March 29, 2007
The story of Bishop Robert Lynch
By Matt C. Abbott
Bishop Robert Lynch is in the news again.
The brother of the late Terri Schiavo, Bobby Schindler,recently wrote a letter to Lynch taking him to task "for not doing enough to stop [Schiavo's] death."
The following is an excerpt from chapter 14 of Randy Engel's bookThe Rite of Sodomy: Homosexuality and the Roman Catholic Church.
On June 2, 1998, Bishop Robert Lynch of the Diocese of St. Petersburg took the podium at a press conference staged at the Cathedral of St. Ignatius Loyola in Palm Beach to announce the resignation of his colleague, Bishop Joseph Symons. The resignation followed the revelation that Symons had molested at least five teenage boys during the early years of his priesthood. Pope John Paul II accepted Symons' resignation and assigned Lynch the role of Apostolic Administrator of Palm Beach until a successor to Symons was selected.
In his introductory remarks at the press conference, Lynch announced that Symons had entered into a program of "evaluation and treatment" at an undisclosed location. Church officials could not squirrel Symons away at St. Luke's Institute because the bishop's old friend Fr. Rocco D'Angeleo had taken up residency there. So they sent Symons back to his native Michigan where he took up temporary residence at a convent somewhere in the DeWitt area near Lansing.
Within a year, the disgraced Symons was back in circulation in the DeWitt area. At the request of Bishop Carl F. Mengeling of Lansing, Symons presented a daylong program of prayer and meditation on the Virgin Mary at the St. Francis Retreat Center in DeWitt. Apparently, Mengeling failed to see the grotesque irony of his actions.
Let us return to the Lynch press conference.
Bishop Lynch read a prepared text from Symons in which he (Symons) admitted to "inappropriate sexual behavior with minors." He offered his apologies to those he had hurt and asked for the prayers of the faithful for the unfaithful. Typical of the ego-centered mentality of homosexuals, Symons wrote, "At some other time, I hope the People of God in the Church in Palm Beach will be able to appreciate what I have attempted to accomplish while serving as your bishop."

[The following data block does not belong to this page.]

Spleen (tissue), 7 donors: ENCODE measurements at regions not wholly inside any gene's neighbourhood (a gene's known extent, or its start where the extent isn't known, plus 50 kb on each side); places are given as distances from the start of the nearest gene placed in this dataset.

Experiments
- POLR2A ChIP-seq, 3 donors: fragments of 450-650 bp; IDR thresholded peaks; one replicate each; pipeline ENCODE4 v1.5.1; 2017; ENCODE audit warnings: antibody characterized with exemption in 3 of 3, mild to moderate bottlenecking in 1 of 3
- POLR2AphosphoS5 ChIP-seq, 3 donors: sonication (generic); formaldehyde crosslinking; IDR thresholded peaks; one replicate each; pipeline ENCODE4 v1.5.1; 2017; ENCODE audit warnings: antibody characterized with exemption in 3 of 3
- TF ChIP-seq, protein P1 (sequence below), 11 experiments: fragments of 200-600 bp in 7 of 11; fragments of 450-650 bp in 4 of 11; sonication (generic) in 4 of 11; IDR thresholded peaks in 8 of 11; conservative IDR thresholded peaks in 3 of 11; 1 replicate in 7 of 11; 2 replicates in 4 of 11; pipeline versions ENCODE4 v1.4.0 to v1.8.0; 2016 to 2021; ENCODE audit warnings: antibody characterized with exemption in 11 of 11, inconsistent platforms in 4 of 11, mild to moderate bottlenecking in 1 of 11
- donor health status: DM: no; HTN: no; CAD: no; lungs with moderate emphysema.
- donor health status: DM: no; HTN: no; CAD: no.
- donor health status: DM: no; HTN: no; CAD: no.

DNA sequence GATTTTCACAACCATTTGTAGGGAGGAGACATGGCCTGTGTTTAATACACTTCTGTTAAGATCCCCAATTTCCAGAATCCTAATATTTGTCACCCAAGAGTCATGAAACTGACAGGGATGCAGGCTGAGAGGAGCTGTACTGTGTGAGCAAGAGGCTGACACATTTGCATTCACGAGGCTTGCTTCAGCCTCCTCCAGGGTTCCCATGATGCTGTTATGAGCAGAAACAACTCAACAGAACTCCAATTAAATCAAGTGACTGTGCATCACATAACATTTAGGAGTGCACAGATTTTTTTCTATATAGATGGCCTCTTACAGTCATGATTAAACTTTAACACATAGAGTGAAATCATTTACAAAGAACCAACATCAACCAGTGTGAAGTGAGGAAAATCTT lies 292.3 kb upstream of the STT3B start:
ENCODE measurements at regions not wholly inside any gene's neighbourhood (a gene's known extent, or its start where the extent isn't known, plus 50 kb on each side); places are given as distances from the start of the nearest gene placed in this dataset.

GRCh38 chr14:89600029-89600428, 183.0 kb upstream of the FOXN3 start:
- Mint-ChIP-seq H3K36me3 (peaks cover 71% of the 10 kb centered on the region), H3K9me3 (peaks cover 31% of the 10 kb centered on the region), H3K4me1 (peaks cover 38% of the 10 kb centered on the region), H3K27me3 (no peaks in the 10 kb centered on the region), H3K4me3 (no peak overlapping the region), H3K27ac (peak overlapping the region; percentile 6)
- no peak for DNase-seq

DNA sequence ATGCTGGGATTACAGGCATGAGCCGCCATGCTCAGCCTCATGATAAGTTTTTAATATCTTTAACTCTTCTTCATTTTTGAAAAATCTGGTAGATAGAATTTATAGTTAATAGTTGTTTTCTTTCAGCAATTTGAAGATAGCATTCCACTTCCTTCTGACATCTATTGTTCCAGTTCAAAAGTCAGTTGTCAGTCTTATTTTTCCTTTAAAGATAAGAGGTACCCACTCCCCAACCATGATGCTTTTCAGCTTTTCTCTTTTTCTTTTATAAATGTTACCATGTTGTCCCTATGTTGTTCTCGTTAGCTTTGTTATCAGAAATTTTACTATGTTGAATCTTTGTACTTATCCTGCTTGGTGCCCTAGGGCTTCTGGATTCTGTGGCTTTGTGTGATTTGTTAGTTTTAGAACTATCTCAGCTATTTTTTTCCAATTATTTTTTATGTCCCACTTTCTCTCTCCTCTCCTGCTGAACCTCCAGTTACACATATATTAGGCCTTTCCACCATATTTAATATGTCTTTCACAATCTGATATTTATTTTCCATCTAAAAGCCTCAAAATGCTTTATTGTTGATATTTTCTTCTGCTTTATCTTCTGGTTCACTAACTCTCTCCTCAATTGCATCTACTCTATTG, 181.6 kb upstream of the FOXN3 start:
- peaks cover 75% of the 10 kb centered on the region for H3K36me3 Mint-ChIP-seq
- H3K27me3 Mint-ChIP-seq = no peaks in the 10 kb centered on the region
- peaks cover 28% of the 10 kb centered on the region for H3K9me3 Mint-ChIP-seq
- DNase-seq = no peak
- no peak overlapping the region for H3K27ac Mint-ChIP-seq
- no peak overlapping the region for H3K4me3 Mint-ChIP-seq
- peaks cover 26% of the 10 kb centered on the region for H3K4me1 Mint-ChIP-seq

Lynch told reporters that Symons told him that he had not molested anyone in the last 25 years, that is from 1973 onwards, but Lynch added: "I want to believe him, but sometimes people with this disease are in such deep denial that they don't remember what they did." Lynch admitted "we don't know how many victims there were," but he said both he and Bishop John Ricard of the Diocese of Pensacola-Tallahassee where the reported molestations had taken place, invited anyone else who had been molested by Symons to come forward.
Following the press conference, the Palm Beach Post reported for eight consecutive days on the Symons scandal. Articles on Symons' resignation were also covered by the Fort Lauderdale Sun-Sentinel, St Petersburg Times, and Miami Herald. A brief mention of Symons' resignation also appeared in the New York Times, Atlantic Journal and Constitution, Chicago Tribune and Seattle Times.
However, according to writer Mark Silk, the Symons resignation attracted little national media attention outside of Florida because neither the original accuser, a 53-year-old man who told his priest that he had been molested by Symons when he was a 13-year-old altar boy, nor the other alleged victims had ever filed a lawsuit or taken legal action against Symons or the Diocese of Pensacola-Tallahassee. Thus the issue was dead in the water with Bishop Lynch's announcement that Symons had stepped down from his office.
Bishop Lynch got the credit for the quick defusing of the Symons scandal. The local media praised his candor and honesty. The Tampa Tribune called his handling of the case "impressive" and the Miami Herald hailed the Church's new openness as "refreshing." According to Silk, Lynch told reporters that it had taken five weeks from his receiving the complaint to securing Pope John Paul II's acceptance of Symons' resignation. Far from minimizing the malfeasance as long past and limited in scope, he expressed only conditional support for his departed colleague's version of events.
What's Wrong With This Picture?
The only thing wrong with this picture perfect conclusion is that it is largely untrue.